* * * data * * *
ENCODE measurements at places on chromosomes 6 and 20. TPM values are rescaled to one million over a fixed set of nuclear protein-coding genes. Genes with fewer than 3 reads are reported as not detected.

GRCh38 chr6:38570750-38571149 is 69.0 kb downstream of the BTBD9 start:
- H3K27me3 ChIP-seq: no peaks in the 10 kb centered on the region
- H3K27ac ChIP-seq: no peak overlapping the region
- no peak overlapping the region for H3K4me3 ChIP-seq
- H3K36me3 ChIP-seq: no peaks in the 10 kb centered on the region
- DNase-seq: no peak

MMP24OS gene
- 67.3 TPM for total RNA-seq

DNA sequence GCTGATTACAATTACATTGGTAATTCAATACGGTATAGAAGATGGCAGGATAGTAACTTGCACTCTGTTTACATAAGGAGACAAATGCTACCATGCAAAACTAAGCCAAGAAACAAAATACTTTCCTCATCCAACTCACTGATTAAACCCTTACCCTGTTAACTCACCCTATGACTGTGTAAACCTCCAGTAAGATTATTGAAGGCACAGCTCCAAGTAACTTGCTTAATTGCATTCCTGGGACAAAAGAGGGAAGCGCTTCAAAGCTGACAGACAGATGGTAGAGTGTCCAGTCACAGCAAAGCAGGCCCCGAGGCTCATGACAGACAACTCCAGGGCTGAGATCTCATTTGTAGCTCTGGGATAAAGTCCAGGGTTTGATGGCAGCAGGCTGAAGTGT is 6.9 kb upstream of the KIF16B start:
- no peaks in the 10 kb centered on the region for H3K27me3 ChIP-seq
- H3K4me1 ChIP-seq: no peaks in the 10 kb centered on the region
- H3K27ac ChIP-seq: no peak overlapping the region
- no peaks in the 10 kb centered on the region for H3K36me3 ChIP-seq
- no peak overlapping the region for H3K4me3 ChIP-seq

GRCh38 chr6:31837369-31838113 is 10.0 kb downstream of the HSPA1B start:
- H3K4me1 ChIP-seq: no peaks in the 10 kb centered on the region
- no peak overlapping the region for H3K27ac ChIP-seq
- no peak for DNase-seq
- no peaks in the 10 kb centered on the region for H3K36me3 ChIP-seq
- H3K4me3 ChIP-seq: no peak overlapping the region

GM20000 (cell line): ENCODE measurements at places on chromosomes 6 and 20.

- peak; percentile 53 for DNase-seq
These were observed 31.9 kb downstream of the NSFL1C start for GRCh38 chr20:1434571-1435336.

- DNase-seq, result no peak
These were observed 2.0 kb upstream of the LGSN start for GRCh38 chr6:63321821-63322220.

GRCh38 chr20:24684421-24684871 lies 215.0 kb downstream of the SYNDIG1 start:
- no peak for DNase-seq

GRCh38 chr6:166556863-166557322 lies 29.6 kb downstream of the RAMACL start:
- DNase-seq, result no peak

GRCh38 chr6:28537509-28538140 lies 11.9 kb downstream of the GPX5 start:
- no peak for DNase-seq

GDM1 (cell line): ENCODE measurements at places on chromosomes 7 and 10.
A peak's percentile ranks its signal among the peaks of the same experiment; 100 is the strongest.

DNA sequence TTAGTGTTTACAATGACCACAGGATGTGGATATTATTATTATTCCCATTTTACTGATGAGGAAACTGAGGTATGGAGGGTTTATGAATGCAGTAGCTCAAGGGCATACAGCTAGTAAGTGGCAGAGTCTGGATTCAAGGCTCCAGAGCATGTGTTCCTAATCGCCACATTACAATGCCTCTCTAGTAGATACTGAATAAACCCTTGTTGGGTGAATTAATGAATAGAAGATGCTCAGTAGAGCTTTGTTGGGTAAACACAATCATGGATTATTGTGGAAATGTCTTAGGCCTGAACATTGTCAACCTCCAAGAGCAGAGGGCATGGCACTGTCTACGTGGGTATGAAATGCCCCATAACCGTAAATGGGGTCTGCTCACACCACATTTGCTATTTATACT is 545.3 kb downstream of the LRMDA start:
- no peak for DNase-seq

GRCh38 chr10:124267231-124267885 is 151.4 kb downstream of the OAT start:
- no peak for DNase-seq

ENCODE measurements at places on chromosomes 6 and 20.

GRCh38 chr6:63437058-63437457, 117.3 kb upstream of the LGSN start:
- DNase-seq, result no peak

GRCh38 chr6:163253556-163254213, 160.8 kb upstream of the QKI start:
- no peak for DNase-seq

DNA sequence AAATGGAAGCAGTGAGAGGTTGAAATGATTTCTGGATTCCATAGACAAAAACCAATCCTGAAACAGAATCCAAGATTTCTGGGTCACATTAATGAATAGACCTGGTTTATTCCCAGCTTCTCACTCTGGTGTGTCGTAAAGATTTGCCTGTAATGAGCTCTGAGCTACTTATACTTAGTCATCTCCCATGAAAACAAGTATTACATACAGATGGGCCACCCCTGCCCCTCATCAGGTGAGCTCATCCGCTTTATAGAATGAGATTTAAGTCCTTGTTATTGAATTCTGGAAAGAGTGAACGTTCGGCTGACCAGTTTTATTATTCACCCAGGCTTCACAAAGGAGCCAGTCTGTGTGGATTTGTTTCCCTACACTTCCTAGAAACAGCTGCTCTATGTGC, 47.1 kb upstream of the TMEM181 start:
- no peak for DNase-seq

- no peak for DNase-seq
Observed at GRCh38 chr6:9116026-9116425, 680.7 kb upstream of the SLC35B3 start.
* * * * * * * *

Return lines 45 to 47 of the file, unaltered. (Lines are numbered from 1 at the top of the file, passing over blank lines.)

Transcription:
- no peak for DNase-seq

- no peak for DNase-seq
Observed at GRCh38 chr6:9116026-9116425, 680.7 kb upstream of the SLC35B3 start.